Author Topic: Professor Anne Curzan’s Talk on What Makes a Word Real  (Read 901 times)

Ozzyjack

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Professor Anne Curzan’s Talk on What Makes a Word Real
« on: August 10, 2019, 12:07:20 PM »
When I was looking for material in the topic More or Les (was Bloody Plurals) I came across a video in which Professor Anne Curzan discusses what makes a word “real”.  I thought it might be of interest to forumites who do not follow the “Les” topic.

https://www.ted.com/talks/anne_curzan_what_makes_a_word_real#t-58693

I hope you finding it as interesting as I did.
Regards, Jack

yelnats

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Re: Professor Anne Curzan’s Talk on What Makes a Word Real
« Reply #1 on: August 11, 2019, 02:18:51 PM »
But I do wonder why English is so odd in its spelling, and came across a video by Superholly who seems to be fully bilingual in English and Spanish talking about English spelling/pronunciation/usage. Mostly in Spanish but for non-Spanish speakers, in settings, you can get English sub-titles...

https://www.youtube.com/watch?v=hCf4hINwzoc]https://www.youtube.com/watch?v=hCf4hINwzoc]https://www.youtube.com/watch?v=hCf4hINwzoc

Quite fun!

« Last Edit: August 12, 2019, 09:01:47 AM by yelnats »

Ozzyjack

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Re: Professor Anne Curzan’s Talk on What Makes a Word Real
« Reply #2 on: August 11, 2019, 05:24:21 PM »


Hi Stanley

The embedded image
Code: [Select]
[img]https://i.ytimg.com/an_webp/hCf4hINwzoc/mqdefault_6s.webp?du=3000&sqp=CMuSvuoF&rs=AOn4CLCT4FxHWLKk53Ximd6UyxrSLHQO8w[/img]

shows up correctly as an animated gif on my lap top but shows up as an empty rectangle on my iPad.  I suspect  IOS cannot handle animated GIFs unless their URL ends in ".gif".  If you click the empty rectangle the YouTube plays normally.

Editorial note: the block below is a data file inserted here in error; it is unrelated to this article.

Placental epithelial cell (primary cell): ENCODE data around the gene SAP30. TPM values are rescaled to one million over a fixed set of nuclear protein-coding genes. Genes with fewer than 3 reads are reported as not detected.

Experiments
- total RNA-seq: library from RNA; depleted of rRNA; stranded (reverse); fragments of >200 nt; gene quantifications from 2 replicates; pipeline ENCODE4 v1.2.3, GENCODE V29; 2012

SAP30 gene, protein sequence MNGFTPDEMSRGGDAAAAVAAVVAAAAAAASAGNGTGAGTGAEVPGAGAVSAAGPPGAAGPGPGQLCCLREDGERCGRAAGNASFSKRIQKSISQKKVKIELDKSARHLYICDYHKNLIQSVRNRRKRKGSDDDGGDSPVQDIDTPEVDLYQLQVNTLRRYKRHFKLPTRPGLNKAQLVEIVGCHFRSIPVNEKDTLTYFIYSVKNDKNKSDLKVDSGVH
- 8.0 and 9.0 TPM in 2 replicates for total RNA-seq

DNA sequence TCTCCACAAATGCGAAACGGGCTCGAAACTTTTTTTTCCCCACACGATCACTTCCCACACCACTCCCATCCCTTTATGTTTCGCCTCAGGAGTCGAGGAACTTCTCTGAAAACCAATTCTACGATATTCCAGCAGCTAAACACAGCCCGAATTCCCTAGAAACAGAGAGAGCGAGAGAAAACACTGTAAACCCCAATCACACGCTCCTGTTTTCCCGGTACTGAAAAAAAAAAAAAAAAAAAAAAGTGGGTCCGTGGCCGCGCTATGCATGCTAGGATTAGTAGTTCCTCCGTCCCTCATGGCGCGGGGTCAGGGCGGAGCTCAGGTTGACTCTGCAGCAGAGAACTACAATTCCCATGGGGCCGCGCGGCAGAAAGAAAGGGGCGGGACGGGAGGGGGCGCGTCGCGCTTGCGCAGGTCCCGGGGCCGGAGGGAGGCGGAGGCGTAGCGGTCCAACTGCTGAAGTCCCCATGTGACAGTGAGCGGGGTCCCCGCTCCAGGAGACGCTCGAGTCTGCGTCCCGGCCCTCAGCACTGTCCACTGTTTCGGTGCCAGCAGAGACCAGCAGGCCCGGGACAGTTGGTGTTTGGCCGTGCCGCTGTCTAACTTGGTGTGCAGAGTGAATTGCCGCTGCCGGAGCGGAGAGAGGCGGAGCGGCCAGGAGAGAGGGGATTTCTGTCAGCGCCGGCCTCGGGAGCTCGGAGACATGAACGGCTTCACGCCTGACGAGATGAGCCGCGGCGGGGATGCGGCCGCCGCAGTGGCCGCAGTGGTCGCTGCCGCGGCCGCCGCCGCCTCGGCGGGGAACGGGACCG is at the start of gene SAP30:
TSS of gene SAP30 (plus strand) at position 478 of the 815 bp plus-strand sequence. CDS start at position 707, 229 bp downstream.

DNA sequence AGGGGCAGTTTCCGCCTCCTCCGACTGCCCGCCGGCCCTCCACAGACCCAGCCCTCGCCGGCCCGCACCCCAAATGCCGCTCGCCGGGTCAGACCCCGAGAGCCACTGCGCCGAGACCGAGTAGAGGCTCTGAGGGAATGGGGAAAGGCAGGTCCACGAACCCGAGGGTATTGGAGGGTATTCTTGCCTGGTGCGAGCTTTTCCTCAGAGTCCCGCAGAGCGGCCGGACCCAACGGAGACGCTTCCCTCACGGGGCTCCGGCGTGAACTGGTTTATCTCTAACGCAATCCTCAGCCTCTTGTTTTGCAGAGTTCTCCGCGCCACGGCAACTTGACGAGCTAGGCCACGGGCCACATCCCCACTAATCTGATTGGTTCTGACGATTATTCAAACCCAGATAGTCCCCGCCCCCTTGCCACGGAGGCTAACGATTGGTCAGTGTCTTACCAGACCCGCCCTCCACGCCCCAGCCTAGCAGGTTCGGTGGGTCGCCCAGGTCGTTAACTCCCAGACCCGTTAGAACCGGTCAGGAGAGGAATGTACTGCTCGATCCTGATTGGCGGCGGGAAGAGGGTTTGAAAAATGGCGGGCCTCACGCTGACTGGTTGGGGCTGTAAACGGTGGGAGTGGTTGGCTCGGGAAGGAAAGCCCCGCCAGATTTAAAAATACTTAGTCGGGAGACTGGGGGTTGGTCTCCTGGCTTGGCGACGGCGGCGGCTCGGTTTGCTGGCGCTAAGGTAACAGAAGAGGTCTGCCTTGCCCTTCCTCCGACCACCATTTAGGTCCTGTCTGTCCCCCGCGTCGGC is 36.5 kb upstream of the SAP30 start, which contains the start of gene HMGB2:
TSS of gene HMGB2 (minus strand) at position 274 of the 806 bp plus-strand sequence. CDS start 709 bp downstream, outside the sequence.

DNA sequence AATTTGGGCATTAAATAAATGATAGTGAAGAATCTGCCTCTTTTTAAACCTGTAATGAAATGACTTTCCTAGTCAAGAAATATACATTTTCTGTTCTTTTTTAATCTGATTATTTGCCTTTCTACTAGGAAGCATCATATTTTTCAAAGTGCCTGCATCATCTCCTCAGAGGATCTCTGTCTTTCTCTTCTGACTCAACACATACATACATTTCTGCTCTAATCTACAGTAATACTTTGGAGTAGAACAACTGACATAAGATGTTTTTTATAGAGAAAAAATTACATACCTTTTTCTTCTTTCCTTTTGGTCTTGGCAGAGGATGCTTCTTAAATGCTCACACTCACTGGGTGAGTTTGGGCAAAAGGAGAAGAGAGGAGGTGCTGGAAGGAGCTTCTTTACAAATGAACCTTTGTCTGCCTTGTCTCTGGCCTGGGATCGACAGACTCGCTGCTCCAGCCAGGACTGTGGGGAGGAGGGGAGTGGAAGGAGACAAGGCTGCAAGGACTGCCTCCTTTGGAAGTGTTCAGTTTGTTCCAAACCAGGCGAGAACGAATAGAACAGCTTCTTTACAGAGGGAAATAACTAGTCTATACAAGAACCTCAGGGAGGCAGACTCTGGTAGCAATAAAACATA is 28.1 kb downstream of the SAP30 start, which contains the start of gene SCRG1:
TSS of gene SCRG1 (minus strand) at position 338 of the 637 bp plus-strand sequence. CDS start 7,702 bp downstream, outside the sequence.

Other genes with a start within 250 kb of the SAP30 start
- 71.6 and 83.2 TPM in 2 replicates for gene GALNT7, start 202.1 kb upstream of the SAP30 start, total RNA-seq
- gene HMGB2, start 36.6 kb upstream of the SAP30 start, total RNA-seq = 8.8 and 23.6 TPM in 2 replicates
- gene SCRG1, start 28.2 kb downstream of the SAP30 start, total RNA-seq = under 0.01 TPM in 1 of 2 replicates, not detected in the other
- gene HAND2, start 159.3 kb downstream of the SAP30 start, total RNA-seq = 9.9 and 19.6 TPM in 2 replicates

I had the same problem with the dog coming down the slide in my post today in the More or Les (was Bloody Plurals) topic when I initially used an image from GIPHY.  I found the same image from another source where the URL ended in ".gif" to make it work on the iPad.


I agree the video was quite fun
« Last Edit: August 11, 2019, 05:37:15 PM by Ozzyjack »
Regards, Jack

mkenuk

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Re: Professor Anne Curzan’s Talk on What Makes a Word Real
« Reply #3 on: August 11, 2019, 07:13:12 PM »
I do wonder why English is so odd in its spelling,

In a nutshell, because the spoken language changes and the written language doesn't.

For example, the reason we have a 'silent l' in words like 'would' and 'should' is that a few hundred years ago those letters were pronounced, as they are in their modern German equivalents : - 'wollte' and 'sollte'.

Unlike France who have their 'Academie' , there is no governing body in any English-speaking country to pronounce on such matters.
Noah Webster's self-appointed herculean task of reforming English (or American - his reforms were not intended for the Eastern side of the Atlantic-) spelling was always doomed to failure and he had barely started to scratch the surface of the problem before he went to join the Great Lexicographer in the sky.

As for textese - 'CU L8er, W8 4 me' - it just exacerbates the problem!



Calilasseia

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Re: Professor Anne Curzan’s Talk on What Makes a Word Real
« Reply #4 on: August 19, 2019, 05:40:42 AM »

There's also Germany, which is another nation with a prescriptive basis for its language, in the form of the first volume of Duden, the massive dictionary of the German language. that first volume bears the title Die Deutsche Rechtschreibung (German Orthography), and defines the basics of German syntax and grammar. The remaining volumes are devoted to spelling, pronunciation, etc. It's now in its 27th edition, and is a behemoth of a written work - now in twelve volumes. This work has had the official backing of the German government for decades.
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mkenuk

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Re: Professor Anne Curzan’s Talk on What Makes a Word Real
« Reply #5 on: August 19, 2019, 08:39:26 PM »
Yes, when I was working in Germany, I often heard my German colleagues settle arguments about correct German grammar and usage with 'Es steht im Duden....'

The nearest we had in Britain, possibly, was Fowler's English Usage, which was intended for use by Britain's army of civil servants. A bit old now, and most definitely very formal and prescriptive,  although there has been a revised edition on sale for some years now.
« Last Edit: August 19, 2019, 08:50:47 PM by mkenuk »